September 19, 2019
Outdoors Latest News | Larry Lord | Bangor Metro | 'Mount' Katahdin | Today's Paper

2,740 permits awarded to hunt moose in Maine

BETHEL, Maine — A 34-year wait finally ended Saturday afternoon when Joseph K. Bowman heard his name called at the Maine Moose Hunting Permit Lottery at the Moose Festival. Even though his name and hometown of Dresden appeared on the TV screens set up throughout the big tent at the town common, Bowman needed to see his name on the paper read by announcer Marie Keane — so he decided to go up on stage and see for himself.

“I didn’t doubt it, but I wanted to make sure. And I wanted to let everybody know I’m pretty happy about getting this permit,” said Bowman, 57.


“I’ve been picked in New Hampshire and Vermont, but this is the first time in my own state. It’s really exciting because all the hunts that I’ve been on [in Maine] I’ve either been a subpermittee or I’ve been helping on hunts. This is the first one that I actually have control, it’s my permit, so I’m going to take every day and cherish every bit of it – and I’m going to hunt for decent bull,” he said.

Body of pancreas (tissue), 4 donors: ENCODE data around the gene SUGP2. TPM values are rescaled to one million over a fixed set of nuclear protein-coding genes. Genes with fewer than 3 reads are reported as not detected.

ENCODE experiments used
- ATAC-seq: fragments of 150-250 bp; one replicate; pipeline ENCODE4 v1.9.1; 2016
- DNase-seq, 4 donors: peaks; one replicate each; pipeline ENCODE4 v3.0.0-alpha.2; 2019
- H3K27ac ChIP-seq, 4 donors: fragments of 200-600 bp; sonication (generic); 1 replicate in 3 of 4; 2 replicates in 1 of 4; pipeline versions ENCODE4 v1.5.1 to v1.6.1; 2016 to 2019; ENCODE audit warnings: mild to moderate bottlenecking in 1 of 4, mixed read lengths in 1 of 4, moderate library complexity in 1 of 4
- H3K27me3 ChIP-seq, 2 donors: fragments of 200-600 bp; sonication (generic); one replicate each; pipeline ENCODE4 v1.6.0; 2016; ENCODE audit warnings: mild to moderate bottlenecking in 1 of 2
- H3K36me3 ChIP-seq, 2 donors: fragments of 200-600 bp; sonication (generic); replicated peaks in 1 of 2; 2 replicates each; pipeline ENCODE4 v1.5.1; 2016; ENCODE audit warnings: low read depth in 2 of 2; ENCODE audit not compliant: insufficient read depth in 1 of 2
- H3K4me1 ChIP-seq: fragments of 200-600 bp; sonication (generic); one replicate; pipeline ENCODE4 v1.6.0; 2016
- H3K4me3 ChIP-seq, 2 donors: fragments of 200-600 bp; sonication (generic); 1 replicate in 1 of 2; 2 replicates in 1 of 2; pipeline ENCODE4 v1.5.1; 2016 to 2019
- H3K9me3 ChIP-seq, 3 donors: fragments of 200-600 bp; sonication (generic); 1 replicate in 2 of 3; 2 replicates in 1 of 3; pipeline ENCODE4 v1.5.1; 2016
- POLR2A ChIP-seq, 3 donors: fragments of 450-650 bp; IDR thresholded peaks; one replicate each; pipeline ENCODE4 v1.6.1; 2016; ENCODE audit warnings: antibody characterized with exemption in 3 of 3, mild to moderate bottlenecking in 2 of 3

The drawing was the highlight of the four-day Bethel Maine Moose Festival. The event attracted an overflow crowd of well over 1,000 hunters. Many had to stand outside the tent while hoping to hear their name called.

Chances of winning a permit are slim. This year 52,374 people applied for the 2,740 permits awarded to moose hunters. Entries came in from all 50 states, Washington D.C., Puerto Rico, Guam, England and New Zealand.

First-time entrant Bryan House of Fayette beat the odds when he heard his name called about halfway through the drawing. House threw back his head with a huge smile and then pumped his fist several times.

“I’m pretty elated,” he said. “I saw the chances and knew it was like winning Megabucks.”

Most hunters had high praise for Bethel’s effort putting together a successful festival, which included the popular moose calling competition. Many activities were geared toward encouraging youngsters to hunt and fish.

Greg Sirpis, a retail events coordinator for Cabela’s, said the festival and moose lottery reminded him of being a kid. He knew the chance of him ending his 25-year wait for a permit was unlikely, but that didn’t stop him from enjoying the atmosphere.

“This is like Christmas, but without all of the presents you wanted. Just some of them. It’s still good,” he said.



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